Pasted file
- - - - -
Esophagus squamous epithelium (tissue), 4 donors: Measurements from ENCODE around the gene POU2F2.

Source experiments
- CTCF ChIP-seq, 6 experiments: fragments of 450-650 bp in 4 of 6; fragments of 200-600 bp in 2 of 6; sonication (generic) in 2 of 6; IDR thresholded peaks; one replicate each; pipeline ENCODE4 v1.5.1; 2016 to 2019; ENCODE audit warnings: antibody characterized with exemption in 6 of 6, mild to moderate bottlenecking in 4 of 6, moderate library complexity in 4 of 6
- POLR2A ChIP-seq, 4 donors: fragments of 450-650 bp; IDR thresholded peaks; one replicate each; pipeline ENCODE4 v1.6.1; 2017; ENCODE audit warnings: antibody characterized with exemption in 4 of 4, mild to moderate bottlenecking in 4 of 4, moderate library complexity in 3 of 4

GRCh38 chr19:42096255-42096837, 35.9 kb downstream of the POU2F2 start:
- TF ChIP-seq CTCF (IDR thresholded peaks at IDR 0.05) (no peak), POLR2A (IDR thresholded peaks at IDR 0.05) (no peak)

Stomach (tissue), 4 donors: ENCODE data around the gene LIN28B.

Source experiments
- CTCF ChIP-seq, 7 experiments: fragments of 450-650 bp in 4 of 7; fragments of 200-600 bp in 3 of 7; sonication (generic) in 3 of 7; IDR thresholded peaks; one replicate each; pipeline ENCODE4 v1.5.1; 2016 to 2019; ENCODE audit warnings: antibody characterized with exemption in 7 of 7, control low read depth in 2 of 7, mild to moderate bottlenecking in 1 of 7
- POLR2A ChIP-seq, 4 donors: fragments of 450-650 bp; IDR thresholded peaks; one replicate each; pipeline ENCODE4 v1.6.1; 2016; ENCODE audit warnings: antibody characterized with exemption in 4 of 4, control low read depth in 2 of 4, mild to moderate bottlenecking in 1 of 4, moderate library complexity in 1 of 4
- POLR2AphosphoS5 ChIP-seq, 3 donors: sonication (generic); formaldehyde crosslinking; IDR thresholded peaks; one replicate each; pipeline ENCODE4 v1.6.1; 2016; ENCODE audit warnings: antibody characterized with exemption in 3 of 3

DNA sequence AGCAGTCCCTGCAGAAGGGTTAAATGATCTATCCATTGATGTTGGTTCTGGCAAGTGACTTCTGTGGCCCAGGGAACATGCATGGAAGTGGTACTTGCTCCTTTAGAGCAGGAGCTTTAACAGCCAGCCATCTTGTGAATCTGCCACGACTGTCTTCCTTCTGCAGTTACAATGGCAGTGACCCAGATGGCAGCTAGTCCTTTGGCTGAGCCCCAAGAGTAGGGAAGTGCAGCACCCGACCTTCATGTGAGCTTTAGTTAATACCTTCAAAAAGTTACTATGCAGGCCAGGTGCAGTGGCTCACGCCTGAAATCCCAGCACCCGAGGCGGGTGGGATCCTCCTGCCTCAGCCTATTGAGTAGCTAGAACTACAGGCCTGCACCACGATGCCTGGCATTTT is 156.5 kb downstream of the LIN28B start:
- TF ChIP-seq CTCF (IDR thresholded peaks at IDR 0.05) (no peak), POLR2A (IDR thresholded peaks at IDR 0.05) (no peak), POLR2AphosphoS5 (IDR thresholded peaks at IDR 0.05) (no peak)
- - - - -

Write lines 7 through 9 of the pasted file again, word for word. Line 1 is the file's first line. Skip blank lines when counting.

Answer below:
Stomach (tissue), 4 donors: ENCODE data around the gene LIN28B.

Source experiments
- CTCF ChIP-seq, 7 experiments: fragments of 450-650 bp in 4 of 7; fragments of 200-600 bp in 3 of 7; sonication (generic) in 3 of 7; IDR thresholded peaks; one replicate each; pipeline ENCODE4 v1.5.1; 2016 to 2019; ENCODE audit warnings: antibody characterized with exemption in 7 of 7, control low read depth in 2 of 7, mild to moderate bottlenecking in 1 of 7